(Masterpieces of American Fiction)

Beginning on April 12, 1861, with the firing on Fort Sumter by Confederate forces, and ending with the parade of victorious Union troops in Washington, D.C., on May 24, 1865, the action of Evelyn Scott’s The Wave conforms externally to the events of the American Civil War. On its simplest level, the book is a fictional account of that war; Scott’s real emphasis, however, is on the effect of the war on the hundreds of characters which crowd her novel. The key to her method, and to the thematic point of The Wave, is the book’s epigraph, a statement discussing the relationship between the movement of a wave and an object riding the water. The point of the epigraph is that unless affected by wind or current, a floating object remains relatively stationary. Scott’s characters are like the objects riding the wave—largely unaware of the meaning of events beyond their personal dimensions and certainly unable to see the Civil War from the viewpoint of history.

Scott divides The Wave into twenty numbered chapters and subdivides each of these into a number of episodes, each having its own focal character and moment of tension or conflict. The novel achieves its effects, therefore, by juxtaposition of characters and actions. In the first half of the book, the episodes in a particular chapter are used to show a conflict between the mechanistic force of the war itself and the actions, presumably free, of various persons in both the North and the South. Dickie Ross, in the first chapter, rows across Charleston Harbor in anticipation of the firing on Fort Sumter; a man called Percy gets caught up in a mob protesting Abraham Lincoln’s...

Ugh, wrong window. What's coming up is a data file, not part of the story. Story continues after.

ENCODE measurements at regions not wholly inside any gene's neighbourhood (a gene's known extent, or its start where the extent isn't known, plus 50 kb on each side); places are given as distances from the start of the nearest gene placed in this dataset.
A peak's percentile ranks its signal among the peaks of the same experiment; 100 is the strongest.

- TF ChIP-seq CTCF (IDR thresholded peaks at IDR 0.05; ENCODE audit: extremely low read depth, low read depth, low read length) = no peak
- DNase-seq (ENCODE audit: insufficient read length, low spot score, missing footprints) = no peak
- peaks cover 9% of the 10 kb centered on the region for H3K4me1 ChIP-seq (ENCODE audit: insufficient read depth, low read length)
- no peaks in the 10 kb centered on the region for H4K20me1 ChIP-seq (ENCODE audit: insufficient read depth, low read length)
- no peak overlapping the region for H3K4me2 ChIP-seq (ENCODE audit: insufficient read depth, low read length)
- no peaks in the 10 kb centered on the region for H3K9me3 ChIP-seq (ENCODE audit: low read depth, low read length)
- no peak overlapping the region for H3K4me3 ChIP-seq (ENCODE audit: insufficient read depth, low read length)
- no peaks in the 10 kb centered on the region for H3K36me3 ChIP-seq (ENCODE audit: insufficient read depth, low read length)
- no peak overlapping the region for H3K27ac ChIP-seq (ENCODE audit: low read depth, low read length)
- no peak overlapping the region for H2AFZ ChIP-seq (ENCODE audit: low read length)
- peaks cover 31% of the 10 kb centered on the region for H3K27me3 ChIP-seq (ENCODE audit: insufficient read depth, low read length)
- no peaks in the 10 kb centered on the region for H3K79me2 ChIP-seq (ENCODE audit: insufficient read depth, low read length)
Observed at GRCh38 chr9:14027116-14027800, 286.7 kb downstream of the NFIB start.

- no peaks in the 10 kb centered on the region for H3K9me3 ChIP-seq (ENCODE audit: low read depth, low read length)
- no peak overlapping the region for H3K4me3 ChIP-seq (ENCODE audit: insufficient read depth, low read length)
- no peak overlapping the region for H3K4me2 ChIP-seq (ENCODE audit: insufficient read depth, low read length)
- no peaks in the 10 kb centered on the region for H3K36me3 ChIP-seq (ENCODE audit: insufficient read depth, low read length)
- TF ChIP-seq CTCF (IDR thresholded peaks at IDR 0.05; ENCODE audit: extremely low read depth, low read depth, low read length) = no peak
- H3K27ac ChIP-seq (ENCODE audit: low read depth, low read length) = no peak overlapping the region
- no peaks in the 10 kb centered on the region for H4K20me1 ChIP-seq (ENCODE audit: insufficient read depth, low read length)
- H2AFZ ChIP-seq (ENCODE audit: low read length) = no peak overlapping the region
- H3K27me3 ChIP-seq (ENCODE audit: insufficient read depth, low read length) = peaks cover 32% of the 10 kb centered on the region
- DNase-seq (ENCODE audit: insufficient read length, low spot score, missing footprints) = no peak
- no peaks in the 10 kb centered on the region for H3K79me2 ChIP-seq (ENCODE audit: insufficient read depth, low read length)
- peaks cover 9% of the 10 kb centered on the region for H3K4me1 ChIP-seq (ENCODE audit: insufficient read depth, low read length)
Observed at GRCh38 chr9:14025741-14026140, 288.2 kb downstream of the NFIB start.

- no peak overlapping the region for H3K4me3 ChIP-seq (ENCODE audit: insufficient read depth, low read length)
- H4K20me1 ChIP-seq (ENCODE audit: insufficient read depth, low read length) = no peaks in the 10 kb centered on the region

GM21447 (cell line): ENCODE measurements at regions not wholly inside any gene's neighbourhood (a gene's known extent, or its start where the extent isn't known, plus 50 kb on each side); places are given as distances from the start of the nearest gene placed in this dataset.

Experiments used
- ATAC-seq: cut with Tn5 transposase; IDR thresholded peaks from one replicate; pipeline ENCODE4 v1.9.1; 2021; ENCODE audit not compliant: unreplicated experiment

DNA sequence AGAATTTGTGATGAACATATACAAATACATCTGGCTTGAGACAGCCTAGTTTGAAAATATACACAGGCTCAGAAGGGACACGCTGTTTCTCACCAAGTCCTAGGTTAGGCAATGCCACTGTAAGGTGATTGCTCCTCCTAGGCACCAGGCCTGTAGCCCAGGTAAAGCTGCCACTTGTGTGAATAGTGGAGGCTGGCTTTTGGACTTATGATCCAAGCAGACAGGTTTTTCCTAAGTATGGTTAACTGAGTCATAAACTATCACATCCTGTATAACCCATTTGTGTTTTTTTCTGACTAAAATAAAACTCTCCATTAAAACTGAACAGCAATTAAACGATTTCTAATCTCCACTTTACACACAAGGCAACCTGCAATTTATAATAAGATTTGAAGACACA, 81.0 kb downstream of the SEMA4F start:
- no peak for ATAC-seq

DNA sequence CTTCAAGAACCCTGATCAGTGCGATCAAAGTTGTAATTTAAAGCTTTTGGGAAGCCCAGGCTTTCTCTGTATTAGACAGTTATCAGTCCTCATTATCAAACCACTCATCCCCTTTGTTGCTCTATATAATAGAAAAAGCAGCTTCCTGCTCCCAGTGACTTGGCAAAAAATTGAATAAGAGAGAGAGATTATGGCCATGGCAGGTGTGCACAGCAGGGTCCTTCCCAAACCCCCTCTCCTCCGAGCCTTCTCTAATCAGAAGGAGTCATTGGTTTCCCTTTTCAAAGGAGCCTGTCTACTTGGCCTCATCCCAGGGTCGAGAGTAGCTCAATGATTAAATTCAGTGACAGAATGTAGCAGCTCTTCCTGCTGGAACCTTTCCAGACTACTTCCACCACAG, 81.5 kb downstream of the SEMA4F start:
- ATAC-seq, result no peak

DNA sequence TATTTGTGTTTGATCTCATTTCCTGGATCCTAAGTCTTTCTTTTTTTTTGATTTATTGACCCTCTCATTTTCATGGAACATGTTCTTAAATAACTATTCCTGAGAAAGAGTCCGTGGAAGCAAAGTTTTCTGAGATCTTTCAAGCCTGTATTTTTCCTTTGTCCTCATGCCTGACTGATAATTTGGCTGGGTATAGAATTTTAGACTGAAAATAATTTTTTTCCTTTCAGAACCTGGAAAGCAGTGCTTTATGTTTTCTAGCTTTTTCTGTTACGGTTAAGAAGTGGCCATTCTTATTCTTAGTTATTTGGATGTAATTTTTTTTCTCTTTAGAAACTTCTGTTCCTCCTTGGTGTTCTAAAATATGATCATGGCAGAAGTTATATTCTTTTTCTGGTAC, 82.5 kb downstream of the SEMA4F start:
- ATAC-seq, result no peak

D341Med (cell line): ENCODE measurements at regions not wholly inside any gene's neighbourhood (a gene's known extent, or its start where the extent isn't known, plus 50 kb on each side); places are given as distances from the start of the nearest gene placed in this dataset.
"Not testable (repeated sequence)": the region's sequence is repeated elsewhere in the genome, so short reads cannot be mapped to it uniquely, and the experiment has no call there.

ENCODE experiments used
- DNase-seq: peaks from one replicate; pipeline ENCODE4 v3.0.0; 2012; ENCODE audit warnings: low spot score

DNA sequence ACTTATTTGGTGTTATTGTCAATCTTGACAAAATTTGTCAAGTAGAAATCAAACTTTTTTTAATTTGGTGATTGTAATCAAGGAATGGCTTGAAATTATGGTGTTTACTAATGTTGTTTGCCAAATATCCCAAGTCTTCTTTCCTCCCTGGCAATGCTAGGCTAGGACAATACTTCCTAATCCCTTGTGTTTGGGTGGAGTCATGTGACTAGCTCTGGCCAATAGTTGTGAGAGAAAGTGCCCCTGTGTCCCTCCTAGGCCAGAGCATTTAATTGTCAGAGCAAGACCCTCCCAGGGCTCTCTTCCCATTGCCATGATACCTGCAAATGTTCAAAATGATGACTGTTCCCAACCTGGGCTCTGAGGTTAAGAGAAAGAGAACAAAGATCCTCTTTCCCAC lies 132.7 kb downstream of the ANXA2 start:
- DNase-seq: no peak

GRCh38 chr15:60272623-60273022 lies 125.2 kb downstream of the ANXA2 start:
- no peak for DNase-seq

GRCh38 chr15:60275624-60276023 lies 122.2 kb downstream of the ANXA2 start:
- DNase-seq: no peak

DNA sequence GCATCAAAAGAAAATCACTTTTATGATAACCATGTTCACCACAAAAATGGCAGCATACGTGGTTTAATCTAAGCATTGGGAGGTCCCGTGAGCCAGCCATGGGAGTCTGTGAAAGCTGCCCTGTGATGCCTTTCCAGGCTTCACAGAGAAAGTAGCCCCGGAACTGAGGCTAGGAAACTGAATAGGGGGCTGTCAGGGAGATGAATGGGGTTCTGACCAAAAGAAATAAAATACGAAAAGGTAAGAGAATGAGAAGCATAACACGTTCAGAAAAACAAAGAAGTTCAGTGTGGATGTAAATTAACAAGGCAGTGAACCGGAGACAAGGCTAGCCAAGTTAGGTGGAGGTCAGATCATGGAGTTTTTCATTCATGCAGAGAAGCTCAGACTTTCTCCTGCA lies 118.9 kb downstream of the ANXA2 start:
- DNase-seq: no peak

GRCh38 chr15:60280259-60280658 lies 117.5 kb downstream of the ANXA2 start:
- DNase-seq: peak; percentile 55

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The Wave Bibliography

(Masterpieces of American Fiction)

Bach, Peggy. “A Serious Damn: William Faulkner and Evelyn Scott.” The Southern Literary Journal 28 (Fall, 1995): 128-143. Bach compares the challenges that both William Faulkner and Scott faced as writers. Both transcended the restrictions of southern traditions, were subjected to unfair criticism by the critics, and were condemned by Freudians who attributed the characters’ opinions to the authors. Although biographers downplay the assistance the novelists extended to each other, Bach argues that they actually helped each other gain recognition.

Callard, D. A. Pretty Good for a Woman: The Enigmas of Evelyn Scott. New York: Norton, 1985. A definitive biography that offers keen insight into the social challenges Scott faced as a female writer. Discusses some of her works and includes a bibliography for further reading.

White, Mary Wheeling. Fighting the Current: The Life and Work of Evelyn Scott. Baton Rouge: Louisiana State University Press, 1998. A well-researched biography of Scott that profiles one of the most creative minds among American modernists. Although not a critical work, White’s book does offer insight into the influences that shaped Scott’s work, including The Wave.